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Kumbh Mela begins in Nashik

kumbh-mela.jpg.image.784.410Trimbakeshwar/Nashik: Kumbh Mela, the largest congregation of faith in the world, began on Tuesday.

The occasion commenced with the traditional ceremony of hoisting of flags. Thousands of people taking a holy dip in the Godavari at the two towns Kushawart and Ramkund.

In Trimbakeshwar, Union Home Minister Rajnath Singh and state Women and Child Welfare minister Pankaja Munde presided over the ceremony. In Nasikh, Maharashtra’s Chief Minister Devendra Fadnavis presided at the ceremony.

The festival occurs once in 12 years as per the Hindu calendar and is marked by the participation of ‘sadhus’ from different denominations, and lakhs of devotees. Kumbh is also known for the religious pomp and colourful processions.

The festival will last for 58 days till August 11.

“This is not a common dip but the dip of immense faith which washes away all the evils and brings good luck,” said Jayant Shikhre, chairman of Trimbakeshwar Purohit Sangh.

On the occasion of flag-hoisting at Trimbakeshwar, a Naval chopper showered rose petals on the sea of humanity that has gathered for the mega event.

After the ceremony, thousands of people who have come here from different parts of the country took a dip at Kushavart teerth (pond) located near the temple of Lord Shiva.

The dates for shahi snan (royal bath), in Trimbakeshwar are August 29, September 13 and September 25. Nearly three lakh seers are expected to be in Nashik and Trimbakeshwar for the religious jamboree.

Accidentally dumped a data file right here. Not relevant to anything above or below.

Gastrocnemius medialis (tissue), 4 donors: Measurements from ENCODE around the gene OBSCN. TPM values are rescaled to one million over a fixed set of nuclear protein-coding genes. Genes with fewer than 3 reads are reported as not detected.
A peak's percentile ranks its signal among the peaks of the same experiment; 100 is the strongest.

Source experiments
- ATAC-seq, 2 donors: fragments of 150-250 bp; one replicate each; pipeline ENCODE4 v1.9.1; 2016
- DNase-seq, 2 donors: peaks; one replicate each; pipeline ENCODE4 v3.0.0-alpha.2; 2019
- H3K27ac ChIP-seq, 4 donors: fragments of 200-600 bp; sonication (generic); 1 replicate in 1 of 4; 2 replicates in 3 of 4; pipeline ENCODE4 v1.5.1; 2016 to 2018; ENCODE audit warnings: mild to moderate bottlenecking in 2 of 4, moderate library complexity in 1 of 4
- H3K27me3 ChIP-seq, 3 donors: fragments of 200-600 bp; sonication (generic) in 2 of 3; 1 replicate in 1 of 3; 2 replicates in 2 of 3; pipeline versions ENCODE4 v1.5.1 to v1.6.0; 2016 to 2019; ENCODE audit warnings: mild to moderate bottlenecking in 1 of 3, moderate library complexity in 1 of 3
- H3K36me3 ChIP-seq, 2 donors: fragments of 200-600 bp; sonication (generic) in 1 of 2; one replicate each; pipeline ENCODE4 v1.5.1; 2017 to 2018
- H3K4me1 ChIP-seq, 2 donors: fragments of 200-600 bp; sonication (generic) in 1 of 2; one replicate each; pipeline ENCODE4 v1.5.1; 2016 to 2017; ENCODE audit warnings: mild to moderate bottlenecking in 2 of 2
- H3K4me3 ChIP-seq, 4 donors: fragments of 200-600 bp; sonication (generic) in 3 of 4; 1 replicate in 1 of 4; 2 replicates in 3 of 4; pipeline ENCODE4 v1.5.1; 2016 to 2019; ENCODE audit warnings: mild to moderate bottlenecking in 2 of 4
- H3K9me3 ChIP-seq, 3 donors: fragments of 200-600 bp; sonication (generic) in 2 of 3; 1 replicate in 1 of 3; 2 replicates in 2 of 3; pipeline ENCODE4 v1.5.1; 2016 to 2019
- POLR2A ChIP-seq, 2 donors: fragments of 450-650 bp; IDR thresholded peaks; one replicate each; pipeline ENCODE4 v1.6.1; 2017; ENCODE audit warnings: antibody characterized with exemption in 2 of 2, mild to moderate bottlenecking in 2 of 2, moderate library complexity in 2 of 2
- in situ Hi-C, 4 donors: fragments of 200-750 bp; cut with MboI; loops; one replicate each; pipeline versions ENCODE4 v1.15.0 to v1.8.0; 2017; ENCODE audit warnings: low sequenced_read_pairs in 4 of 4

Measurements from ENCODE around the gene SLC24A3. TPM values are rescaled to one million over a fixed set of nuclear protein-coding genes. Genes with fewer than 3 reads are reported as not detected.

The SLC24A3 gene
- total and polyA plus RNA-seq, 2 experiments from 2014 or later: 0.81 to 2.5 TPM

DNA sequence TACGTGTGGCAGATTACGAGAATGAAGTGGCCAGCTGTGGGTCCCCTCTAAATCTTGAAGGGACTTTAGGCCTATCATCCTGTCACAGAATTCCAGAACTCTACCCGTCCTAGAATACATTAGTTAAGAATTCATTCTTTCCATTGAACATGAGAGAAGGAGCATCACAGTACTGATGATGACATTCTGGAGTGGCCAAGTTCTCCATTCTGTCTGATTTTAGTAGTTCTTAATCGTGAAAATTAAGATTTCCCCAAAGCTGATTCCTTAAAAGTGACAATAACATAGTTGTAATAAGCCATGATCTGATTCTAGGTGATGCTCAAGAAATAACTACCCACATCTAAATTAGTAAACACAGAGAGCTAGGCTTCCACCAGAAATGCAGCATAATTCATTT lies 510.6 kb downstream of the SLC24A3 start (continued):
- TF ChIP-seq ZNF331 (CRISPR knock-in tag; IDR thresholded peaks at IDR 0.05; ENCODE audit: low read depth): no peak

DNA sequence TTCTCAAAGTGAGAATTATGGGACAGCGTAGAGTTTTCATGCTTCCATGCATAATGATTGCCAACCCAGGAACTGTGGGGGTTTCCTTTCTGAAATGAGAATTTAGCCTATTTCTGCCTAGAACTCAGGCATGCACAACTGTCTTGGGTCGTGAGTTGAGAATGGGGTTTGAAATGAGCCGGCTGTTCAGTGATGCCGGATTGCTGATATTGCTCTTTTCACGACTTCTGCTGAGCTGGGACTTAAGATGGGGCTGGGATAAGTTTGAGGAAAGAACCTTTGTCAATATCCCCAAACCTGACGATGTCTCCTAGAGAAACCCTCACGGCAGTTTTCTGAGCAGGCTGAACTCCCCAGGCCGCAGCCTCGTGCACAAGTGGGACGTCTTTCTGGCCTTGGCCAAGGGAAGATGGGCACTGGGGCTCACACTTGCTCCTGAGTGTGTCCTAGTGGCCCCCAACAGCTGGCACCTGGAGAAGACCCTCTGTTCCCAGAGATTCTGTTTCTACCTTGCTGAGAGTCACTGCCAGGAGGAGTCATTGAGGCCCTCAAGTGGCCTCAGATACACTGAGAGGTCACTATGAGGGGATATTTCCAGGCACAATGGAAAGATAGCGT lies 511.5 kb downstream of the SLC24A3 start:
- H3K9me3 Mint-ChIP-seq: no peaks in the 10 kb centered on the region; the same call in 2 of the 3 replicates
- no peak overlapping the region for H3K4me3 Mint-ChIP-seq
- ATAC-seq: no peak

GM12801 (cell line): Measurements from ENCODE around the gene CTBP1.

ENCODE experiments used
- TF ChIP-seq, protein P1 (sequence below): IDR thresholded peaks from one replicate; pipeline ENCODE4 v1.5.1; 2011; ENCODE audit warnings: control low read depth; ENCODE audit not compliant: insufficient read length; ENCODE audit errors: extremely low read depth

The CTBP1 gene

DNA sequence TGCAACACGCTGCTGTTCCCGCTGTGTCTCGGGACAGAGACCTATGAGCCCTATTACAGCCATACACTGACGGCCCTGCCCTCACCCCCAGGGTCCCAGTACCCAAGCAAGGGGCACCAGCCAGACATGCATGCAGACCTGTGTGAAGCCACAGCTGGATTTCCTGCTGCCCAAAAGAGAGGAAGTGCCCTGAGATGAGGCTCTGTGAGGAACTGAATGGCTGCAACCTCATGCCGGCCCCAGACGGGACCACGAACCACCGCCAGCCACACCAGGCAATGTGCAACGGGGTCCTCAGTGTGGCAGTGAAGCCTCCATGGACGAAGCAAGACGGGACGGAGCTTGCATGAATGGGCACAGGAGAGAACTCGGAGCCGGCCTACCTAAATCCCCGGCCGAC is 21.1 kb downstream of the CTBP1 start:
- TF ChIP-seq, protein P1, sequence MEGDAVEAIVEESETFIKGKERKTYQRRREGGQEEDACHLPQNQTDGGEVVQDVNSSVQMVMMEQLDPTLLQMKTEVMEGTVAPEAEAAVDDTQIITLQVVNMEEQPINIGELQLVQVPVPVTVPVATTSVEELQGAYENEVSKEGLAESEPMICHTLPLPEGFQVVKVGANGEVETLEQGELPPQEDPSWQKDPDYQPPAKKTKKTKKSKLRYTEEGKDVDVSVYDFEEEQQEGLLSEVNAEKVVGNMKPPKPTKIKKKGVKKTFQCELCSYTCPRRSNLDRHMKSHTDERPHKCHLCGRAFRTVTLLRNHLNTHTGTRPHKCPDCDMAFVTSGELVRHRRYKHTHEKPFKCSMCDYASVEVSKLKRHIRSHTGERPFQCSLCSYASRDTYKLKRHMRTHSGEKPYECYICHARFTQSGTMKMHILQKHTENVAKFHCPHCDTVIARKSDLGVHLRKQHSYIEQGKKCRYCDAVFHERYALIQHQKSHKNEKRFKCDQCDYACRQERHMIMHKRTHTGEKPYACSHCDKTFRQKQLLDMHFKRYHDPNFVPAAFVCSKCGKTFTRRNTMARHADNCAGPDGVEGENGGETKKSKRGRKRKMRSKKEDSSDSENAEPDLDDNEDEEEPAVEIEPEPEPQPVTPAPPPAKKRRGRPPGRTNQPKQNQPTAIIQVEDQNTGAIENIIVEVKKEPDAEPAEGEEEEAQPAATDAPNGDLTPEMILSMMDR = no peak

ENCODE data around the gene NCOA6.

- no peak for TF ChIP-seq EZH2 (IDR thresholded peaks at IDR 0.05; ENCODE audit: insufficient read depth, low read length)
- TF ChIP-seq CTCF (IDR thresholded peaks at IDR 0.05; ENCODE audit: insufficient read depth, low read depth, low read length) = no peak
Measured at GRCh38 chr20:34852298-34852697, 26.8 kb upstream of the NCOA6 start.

The shai snan would see seers of various akhadas (denominations) take dip in river in large numbers through procession.

Around 80 lakh to one crore people are expected to be in Nashik during the three auspicious days of shani snan and around 25-30 lakh in Trimbakeshwar.

Nashik-Trimbakeshwar host Kumbh Mela when the Sun and Jupiter come together in Leo (‘Simha’) zodiac sign in the month of Magh as per the Hindu calender.

Security has been strengthened for the event in both the towns while the district administration has laid new roads for the movement of pilgrims going towards the river and those returning after the holy dip.

Additional ‘ghats’ have been built to avoid crowding at Ramkund in Nashik.

Kumbh Mela is held at Haridwar, Allahabad (Prayag), Nashik and Ujjain. According to the Hindu mythology, the drops of nectar fell from the ‘kumbha’ (pitcher) carried by gods (after the sea was churned) at these four places, and bathing in the river in these places during this period is considered to ‘cleanse’ all the sins.

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